Do you want to have fellowship with God, the Father? Do you want to have fellowship with His Son, Jesus, the source of eternal life? I sure do! Like the Ehtiopian we may ask, “What hinders me?” (Acts 8:35-36).

That which was from the beginning, which we have heard, which we have seen with our eyes, which we have looked upon, and our hands have handled, concerning the Word of life — the life was manifested, and we have seen, and bear witness, and declare to you that eternal life which was with the Father and was manifested to us — that which we have seen and heard we declare to you, that you also may have fellowship with us; and truly our fellowship is with the Father and with His Son Jesus Christ. And these things we write to you that your joy may be full. (I John 1:1-4)

Disappointingly, we do not have direct fellowship with God and His Son. That is, we cannot directly experience Jesus through our senses. We cannot see Him, gaze steadfastly upon Him, or touch Him. However, His apostles serve as witnesses for us. They experienced Jesus in a close proximity that excites the jealousy of any fervent Christian. Their writings, the Scriptures, reveal that we can still have fellowship with God and His Son through them, specifically through their writings! My dear friends, if we desire to ultimately enjoy eternal life in that heavenly abode with our perfect Father, His Son, and the Spirit, we must “fellowship” Jesus’s apostles and prophets, which we must do through their writings. If we reject the that the Scriptures are sufficient to “make our joy full”, then we leave ourselves in hopeless, hapless misery without any recourse or opportunity for fellowship with God! When we dismantle our confidence in understanding God’s Word upon any topic, we dismantle it on every topic, including those that bring confidence, joy, and comfort!

Therefore comfort one another with these words. (I Thessalonians 4:18)


In years gone by, “The Sufficiency of Scripture” was a common sermon title, but it seems less popular in our post-modern liberal age, which wants to deny any absolute truth, except that there is no absolute truth. It seems to this writer that worldly faithless thinking has continued to press upon the Lord’s people and crept into the minds, speech, teaching, and agenda of some. Maybe it is high time to dust off some of those old sermons? Please be on guard and beware those who want to throw just enough dust in the air - who want to muddy the waters just enough to eliminate any hope of confidently understanding Scripture. With whatever doubt they employ to blur the lines of fellowship to embrace a few, they will inevitably embrace all, because such is the unprincipled end of compromise. It is just a matter of time. But, God will not compromise:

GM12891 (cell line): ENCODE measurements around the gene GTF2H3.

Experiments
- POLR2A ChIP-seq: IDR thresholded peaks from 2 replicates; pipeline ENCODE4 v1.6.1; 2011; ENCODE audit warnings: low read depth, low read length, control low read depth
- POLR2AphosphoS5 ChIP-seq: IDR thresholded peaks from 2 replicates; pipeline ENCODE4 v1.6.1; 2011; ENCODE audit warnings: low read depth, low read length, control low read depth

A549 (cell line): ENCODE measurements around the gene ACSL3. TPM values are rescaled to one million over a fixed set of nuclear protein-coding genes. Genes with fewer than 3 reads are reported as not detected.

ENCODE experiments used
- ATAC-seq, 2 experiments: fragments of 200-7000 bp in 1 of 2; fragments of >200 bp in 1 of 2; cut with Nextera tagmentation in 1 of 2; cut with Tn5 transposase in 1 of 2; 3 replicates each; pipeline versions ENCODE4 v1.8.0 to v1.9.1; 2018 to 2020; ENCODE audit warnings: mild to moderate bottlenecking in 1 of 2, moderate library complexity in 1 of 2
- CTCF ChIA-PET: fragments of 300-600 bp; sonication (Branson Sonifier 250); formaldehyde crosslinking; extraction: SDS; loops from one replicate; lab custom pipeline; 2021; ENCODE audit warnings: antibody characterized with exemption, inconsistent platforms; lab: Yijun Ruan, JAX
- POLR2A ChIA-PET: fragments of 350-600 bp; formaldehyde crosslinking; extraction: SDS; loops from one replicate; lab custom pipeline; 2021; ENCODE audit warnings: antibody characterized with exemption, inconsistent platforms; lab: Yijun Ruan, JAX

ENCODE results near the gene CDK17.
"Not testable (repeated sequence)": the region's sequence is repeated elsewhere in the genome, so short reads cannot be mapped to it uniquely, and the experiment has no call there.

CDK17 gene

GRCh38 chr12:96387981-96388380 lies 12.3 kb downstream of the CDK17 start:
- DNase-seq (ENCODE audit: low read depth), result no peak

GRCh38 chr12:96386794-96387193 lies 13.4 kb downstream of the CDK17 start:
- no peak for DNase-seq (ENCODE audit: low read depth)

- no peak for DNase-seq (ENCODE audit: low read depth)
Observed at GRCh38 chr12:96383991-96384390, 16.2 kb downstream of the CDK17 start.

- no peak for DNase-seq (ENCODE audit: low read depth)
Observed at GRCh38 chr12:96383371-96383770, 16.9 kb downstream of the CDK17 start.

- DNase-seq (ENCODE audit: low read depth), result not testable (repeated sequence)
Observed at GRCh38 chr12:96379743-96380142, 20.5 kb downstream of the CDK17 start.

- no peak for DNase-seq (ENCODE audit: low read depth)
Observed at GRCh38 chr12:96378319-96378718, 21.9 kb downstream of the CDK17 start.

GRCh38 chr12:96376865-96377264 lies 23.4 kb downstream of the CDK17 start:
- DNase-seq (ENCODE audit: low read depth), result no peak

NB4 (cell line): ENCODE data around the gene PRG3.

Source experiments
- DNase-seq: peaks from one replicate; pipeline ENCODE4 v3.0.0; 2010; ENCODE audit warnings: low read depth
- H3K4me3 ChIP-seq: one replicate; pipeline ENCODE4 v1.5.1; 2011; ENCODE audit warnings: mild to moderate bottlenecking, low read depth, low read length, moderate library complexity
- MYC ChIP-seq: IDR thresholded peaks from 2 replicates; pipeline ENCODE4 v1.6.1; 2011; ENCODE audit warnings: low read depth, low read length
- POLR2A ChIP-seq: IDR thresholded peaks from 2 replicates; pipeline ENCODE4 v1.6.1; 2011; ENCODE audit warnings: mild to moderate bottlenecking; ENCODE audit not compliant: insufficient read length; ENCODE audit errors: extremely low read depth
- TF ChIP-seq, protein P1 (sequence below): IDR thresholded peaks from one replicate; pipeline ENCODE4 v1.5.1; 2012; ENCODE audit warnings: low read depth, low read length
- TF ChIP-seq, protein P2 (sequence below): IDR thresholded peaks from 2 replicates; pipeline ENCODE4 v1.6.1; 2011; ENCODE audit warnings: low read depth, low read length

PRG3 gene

If we endure, We shall also reign with Him. If we deny Him, He also will deny us. If we are faithless, He remains faithful; He cannot deny Himself. Remind them of these things, charging them before the Lord not to strive about words to no profit, to the ruin of the hearers. Be diligent to present yourself approved to God, a worker who does not need to be ashamed, rightly dividing the word of truth. But shun profane and idle babblings, for they will increase to more ungodliness. (II Timothy 2:12-16)

I, therefore, the prisoner of the Lord, beseech you to walk worthy of the calling with which you were called, with all lowliness and gentleness, with longsuffering, bearing with one another in love, endeavoring to keep the unity of the Spirit in the bond of peace. (Ephesians 4:1-3)

Now I plead with you, brethren, by the name of our Lord Jesus Christ, that you all speak the same thing, and that there be no divisions among you, but that you be perfectly joined together in the same mind and in the same judgment. (I Corinthians 1:10)

We have been given a charge to keep, which comes with a promise of empowerment. Do we believe it? Will we keep it? Or, will we despair? The prospects can be frightening, intimidating, and almost unbelievable. Experiences, scoffing, and sin may discourage us. But, if we keep our eye fixed on Jesus and the hope of His empowering command, “when we read, we can understand”. Are you ready to step out of the boat onto the water and go to Jesus? He commands you, “Come.”

Unless otherwise noted, all quotations are from the New King James Version, copyright © 1994 by Thomas Nelson Publishers.